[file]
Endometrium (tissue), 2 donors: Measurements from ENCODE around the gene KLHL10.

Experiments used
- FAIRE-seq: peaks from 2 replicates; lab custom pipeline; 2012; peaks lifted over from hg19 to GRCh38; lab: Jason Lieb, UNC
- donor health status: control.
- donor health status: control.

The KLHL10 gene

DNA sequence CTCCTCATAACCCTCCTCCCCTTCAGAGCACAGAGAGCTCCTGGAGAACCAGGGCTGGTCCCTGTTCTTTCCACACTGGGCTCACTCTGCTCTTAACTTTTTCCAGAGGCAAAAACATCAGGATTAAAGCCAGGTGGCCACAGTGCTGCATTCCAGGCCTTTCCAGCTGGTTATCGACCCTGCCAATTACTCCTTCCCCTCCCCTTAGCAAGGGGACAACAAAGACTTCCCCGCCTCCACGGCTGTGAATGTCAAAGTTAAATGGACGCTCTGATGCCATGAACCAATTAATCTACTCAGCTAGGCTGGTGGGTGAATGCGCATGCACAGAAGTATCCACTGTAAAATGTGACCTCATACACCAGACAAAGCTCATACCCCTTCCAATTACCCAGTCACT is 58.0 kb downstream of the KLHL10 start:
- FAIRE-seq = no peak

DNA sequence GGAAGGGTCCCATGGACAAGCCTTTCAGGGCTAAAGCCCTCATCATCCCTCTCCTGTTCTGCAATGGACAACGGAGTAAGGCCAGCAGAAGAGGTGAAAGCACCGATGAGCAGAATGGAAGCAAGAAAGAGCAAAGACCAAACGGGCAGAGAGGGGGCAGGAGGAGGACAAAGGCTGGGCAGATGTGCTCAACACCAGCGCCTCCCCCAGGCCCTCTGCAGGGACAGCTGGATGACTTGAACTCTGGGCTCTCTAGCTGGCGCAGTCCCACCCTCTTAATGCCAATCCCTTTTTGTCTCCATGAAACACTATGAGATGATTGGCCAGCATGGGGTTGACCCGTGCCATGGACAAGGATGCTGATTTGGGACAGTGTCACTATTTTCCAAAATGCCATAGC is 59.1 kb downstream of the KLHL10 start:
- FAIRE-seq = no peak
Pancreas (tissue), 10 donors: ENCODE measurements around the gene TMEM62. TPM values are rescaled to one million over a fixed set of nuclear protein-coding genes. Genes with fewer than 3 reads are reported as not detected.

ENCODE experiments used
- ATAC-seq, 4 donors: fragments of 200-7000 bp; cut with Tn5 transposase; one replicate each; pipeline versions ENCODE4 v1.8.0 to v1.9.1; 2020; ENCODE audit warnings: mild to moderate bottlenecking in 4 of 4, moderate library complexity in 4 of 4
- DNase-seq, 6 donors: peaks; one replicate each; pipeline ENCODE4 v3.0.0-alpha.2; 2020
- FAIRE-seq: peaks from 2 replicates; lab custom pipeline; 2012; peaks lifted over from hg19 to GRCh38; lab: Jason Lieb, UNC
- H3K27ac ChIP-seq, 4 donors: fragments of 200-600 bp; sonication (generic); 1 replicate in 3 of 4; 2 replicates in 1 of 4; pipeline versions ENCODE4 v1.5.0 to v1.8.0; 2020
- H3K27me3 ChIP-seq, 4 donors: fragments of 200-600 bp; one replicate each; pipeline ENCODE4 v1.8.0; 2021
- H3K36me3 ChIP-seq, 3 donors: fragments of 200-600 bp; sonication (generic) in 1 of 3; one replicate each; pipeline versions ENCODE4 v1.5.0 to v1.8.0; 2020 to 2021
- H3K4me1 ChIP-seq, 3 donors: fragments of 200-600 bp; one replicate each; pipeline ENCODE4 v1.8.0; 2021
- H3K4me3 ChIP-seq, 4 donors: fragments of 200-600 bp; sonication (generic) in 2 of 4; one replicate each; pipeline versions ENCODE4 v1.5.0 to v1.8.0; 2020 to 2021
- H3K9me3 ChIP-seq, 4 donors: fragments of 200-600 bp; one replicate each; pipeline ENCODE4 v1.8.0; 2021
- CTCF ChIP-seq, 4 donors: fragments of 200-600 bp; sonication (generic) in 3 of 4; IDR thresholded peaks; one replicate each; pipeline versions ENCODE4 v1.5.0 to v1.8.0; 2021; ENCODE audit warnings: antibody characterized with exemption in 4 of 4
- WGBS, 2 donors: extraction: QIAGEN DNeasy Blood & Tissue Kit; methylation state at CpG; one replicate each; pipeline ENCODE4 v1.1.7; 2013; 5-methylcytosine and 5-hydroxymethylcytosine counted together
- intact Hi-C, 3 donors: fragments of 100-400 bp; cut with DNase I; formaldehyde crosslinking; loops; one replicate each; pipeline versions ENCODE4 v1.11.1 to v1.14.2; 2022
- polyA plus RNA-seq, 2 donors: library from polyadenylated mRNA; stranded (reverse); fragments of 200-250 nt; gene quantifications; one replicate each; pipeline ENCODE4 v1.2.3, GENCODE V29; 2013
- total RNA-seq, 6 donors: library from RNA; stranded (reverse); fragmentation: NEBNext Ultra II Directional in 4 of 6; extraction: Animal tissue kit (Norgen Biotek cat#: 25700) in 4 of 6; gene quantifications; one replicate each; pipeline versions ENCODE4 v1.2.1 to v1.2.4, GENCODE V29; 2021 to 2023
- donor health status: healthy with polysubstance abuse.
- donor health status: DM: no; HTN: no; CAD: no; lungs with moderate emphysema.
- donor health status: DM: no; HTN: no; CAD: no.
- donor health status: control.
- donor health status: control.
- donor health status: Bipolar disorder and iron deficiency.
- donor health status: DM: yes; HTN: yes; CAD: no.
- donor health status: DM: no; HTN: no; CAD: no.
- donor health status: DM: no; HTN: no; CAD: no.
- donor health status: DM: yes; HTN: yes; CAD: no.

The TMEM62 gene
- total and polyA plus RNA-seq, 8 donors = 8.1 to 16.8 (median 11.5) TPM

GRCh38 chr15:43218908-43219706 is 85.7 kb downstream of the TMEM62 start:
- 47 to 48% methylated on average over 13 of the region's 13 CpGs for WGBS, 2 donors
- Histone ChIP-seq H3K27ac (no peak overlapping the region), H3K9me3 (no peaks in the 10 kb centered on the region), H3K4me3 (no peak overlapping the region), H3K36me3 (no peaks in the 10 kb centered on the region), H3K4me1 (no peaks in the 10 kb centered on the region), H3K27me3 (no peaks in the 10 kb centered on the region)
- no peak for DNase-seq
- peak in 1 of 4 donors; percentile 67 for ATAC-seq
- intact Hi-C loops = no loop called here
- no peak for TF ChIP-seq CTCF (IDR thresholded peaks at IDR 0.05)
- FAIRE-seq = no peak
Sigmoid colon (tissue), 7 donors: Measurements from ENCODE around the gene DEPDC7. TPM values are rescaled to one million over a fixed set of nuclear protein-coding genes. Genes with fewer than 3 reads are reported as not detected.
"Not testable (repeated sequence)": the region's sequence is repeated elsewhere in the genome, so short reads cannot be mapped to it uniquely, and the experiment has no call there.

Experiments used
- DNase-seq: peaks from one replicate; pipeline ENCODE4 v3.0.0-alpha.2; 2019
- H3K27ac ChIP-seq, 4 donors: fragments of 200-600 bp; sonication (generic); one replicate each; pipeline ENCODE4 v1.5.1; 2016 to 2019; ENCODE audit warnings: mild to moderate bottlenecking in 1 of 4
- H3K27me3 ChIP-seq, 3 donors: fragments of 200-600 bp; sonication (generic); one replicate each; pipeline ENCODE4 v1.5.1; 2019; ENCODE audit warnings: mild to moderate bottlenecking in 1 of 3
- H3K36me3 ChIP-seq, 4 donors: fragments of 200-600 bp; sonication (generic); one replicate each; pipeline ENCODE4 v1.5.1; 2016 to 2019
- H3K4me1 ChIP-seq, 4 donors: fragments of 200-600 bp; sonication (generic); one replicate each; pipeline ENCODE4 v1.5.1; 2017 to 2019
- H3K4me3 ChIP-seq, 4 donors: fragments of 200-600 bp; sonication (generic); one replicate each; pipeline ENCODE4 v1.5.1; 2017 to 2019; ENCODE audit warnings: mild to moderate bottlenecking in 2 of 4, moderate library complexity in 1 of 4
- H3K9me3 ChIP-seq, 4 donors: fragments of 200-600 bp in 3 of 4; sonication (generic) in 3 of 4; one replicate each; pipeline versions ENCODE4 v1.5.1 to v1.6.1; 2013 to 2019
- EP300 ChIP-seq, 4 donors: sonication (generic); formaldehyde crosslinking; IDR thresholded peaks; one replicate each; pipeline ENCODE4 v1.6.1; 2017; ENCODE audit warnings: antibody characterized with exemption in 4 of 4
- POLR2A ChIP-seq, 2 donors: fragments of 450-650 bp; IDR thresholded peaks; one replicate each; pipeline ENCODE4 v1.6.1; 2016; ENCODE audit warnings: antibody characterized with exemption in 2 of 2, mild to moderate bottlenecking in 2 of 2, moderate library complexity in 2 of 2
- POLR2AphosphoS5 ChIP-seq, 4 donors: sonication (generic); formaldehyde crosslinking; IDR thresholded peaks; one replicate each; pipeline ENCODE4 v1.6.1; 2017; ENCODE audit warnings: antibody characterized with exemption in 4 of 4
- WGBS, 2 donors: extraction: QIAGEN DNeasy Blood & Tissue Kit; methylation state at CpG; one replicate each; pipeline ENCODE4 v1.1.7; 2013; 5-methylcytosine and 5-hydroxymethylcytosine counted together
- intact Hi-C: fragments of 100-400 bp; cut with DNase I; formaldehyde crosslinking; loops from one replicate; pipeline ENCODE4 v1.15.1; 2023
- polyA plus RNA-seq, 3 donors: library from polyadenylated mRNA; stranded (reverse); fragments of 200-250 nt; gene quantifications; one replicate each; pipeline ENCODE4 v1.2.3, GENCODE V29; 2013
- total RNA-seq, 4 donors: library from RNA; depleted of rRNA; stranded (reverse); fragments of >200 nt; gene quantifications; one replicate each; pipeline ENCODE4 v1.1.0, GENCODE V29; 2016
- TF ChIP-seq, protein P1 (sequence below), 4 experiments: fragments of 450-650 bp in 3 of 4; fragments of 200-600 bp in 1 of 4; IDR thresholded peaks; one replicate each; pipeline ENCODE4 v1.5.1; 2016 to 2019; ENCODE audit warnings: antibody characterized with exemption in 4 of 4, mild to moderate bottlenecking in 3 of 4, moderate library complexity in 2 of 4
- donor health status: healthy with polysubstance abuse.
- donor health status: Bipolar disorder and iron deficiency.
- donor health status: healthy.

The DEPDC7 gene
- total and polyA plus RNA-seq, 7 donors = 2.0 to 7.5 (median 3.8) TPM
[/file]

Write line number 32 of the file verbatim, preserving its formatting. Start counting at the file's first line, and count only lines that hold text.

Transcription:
- donor health status: Bipolar disorder and iron deficiency.